Due to its Chinese ownership, we still know relatively little about the executives leading ByteDance and TikTok. (Without Googling, can you name TikTok’s current CEO?) What’s on their product roadmap? What do their user growth and retention look like? What internal controversies are its leaders attempting to manage? How does it develop content policy? We’re all ears.
What to do about it: Hire dedicated ByteDance and TikTok reporters and elevate their coverage.
Trump-era vibe: Information is spreading too quickly.
This genre of reporting focused on the rapid spread of misinformation, disinformation, hate speech, and other arms. It was premised on the idea that Facebook in particular — but also Twitter and YouTube — were building truly global social networks that would endure for decades, if not forever. It prompted important (but unequal) investments in content moderation by tech companies and made it more difficult (but not impossible) to use them for ill.
At the same time, the media elite grew gradually more used to the idea that fast-spreading information is suspect. It invested heavily in real-time fact-checking and explanatory journalism. Meanwhile, a certain defeatism settled in; as Max Read writes, “The thing about misinformation is, it won.”
Biden-era vibe: Information is having trouble spreading at all.
This genre of reporting focuses on the splinternet: the increasing fragmentation of the global web, through a combination of good-natured regulation (GDPR, let’s say) and despotic lunacy (Putin invading Ukraine). It looks at the second-order consequences of India banning TikTok, or “hostage-taking laws” that threaten tech executives with jail time over their content moderation decisions. It focuses on who loses when free expression is restricted, particularly among marginalized groups.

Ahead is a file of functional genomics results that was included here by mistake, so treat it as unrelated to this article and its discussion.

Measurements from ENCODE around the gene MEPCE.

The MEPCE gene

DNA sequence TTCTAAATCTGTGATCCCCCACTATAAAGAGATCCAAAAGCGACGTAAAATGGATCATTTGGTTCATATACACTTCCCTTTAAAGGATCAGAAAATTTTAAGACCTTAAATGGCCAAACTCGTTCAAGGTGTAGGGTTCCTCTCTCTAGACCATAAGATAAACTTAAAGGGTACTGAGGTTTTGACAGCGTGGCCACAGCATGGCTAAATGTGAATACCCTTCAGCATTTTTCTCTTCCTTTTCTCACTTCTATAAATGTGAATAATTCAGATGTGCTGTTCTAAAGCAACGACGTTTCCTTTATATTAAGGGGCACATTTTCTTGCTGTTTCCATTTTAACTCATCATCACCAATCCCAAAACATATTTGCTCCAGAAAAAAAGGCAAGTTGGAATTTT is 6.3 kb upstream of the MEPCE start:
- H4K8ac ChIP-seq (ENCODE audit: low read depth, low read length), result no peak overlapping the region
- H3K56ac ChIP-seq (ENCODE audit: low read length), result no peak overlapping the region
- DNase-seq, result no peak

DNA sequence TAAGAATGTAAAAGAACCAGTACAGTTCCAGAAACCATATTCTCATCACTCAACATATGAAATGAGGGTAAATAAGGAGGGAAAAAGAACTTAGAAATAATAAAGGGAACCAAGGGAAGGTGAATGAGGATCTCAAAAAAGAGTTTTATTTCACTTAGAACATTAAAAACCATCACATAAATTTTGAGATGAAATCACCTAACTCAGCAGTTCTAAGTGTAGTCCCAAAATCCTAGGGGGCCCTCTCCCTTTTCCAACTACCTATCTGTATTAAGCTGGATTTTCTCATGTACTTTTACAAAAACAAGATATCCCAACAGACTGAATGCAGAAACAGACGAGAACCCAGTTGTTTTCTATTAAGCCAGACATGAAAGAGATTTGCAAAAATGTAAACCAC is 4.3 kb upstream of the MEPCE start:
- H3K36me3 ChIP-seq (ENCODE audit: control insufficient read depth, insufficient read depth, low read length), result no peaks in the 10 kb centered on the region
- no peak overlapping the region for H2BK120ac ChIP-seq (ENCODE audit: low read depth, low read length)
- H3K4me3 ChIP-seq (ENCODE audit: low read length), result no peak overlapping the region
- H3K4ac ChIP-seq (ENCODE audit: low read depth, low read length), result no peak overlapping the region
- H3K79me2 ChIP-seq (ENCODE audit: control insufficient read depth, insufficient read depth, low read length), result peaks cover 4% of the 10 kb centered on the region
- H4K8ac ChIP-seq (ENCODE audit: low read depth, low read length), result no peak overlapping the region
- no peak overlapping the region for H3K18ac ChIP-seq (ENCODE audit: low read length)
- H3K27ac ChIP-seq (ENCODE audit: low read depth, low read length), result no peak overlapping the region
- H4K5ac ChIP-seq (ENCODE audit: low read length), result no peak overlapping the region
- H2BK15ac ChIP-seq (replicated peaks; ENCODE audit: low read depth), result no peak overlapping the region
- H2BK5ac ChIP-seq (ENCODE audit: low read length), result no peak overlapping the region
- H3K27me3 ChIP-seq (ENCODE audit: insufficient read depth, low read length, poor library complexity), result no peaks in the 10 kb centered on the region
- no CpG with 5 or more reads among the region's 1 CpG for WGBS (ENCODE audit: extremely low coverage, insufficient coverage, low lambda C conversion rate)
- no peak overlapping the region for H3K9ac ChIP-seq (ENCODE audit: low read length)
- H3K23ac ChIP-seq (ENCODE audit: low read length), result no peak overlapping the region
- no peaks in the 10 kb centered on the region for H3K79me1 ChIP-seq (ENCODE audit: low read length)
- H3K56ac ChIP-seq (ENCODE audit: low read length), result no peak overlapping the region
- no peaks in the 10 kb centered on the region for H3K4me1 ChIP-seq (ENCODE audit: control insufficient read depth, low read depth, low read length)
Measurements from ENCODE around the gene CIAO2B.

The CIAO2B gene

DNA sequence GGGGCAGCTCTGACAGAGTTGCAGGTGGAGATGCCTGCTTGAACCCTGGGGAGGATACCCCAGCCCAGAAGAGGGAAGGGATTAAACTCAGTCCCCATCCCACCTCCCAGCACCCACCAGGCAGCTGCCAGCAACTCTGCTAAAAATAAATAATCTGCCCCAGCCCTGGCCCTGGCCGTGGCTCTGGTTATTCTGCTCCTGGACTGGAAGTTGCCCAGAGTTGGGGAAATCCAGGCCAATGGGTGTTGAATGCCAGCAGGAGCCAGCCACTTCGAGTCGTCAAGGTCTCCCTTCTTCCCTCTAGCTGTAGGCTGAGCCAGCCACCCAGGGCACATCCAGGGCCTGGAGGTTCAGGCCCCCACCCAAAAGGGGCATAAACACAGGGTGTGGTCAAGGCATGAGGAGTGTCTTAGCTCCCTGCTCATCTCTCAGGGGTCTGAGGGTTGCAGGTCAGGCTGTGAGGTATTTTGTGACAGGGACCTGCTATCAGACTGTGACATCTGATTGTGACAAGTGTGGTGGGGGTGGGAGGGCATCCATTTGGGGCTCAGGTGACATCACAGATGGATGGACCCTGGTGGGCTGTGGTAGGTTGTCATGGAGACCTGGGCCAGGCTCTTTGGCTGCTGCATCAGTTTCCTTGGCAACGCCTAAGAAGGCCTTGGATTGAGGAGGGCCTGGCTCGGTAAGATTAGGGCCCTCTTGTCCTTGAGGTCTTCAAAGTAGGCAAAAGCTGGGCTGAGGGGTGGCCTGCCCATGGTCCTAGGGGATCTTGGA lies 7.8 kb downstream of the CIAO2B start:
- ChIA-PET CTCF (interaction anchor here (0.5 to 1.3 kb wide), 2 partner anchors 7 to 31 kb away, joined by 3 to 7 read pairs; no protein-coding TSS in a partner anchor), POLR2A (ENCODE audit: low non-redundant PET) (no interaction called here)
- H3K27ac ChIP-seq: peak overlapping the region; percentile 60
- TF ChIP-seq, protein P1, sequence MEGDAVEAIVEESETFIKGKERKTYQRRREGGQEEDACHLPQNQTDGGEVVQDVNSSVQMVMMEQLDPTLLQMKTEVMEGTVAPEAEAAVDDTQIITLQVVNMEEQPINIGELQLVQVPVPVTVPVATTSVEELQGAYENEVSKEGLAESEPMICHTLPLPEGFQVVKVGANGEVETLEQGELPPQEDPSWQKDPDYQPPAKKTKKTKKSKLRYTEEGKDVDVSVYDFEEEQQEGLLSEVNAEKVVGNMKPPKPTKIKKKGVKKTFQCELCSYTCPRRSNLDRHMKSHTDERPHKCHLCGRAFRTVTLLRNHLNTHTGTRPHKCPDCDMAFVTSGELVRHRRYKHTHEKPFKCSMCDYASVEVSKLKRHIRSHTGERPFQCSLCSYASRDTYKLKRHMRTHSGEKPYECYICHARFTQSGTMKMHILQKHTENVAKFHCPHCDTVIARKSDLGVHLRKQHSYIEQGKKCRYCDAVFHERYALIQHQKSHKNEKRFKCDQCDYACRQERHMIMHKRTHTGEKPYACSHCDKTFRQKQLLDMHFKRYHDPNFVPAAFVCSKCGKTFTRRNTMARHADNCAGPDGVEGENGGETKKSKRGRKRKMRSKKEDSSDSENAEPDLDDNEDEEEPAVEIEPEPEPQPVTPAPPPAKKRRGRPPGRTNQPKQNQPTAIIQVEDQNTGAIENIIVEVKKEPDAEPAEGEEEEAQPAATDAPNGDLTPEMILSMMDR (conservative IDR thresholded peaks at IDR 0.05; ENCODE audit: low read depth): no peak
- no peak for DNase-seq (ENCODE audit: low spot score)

What to do about it: re-orient pure “misinformation” coverage around covering online speech issues and information flows generally.
Trump-era vibe: Fix the web.
This genre of tech coverage focused on how to improve the internet, largely through regulations and breaking up big tech companies. It finally saw some success with the introduction of several tech bills in US Congress, and the installation of antitrust crusaders in the Federal Trade Commission. But it now seems clear that nothing is going to get broken up; more importantly, the moment has passed. (See “TikTok is the center,” above.)
Biden-era vibe: Replace the web.
This genre of tech coverage focuses on efforts to rebuild large parts of the internet using cryptocurrencies and blockchain technologies. It focuses on efforts underway to reinvent successful platforms of the Web 2.0 era as “Web3” equivalents, and offers skeptical but open-minded coverage of NFTs, DAOs, decentralization, and related technologies.
What to do about it: Flood the zone on crypto; assume US-led efforts to regulate tech will come to nothing, and allocate coverage resources accordingly.
Trump-era vibe: Data is mind control.
Trump-era coverage of data often began with the premise that you could control people’s behavior through targeted advertising; this was the spark that turned the Cambridge Analytica data privacy scandal into a global phenomenon. Follow-up reporting suggested that the firm’s claims were and had always been overblown, but distrust of data collection practices by big tech platforms persisted. There’s a direct link between Cambridge Analytica and App Tracking Transparency.
Biden-era vibe: Data is a personal liability.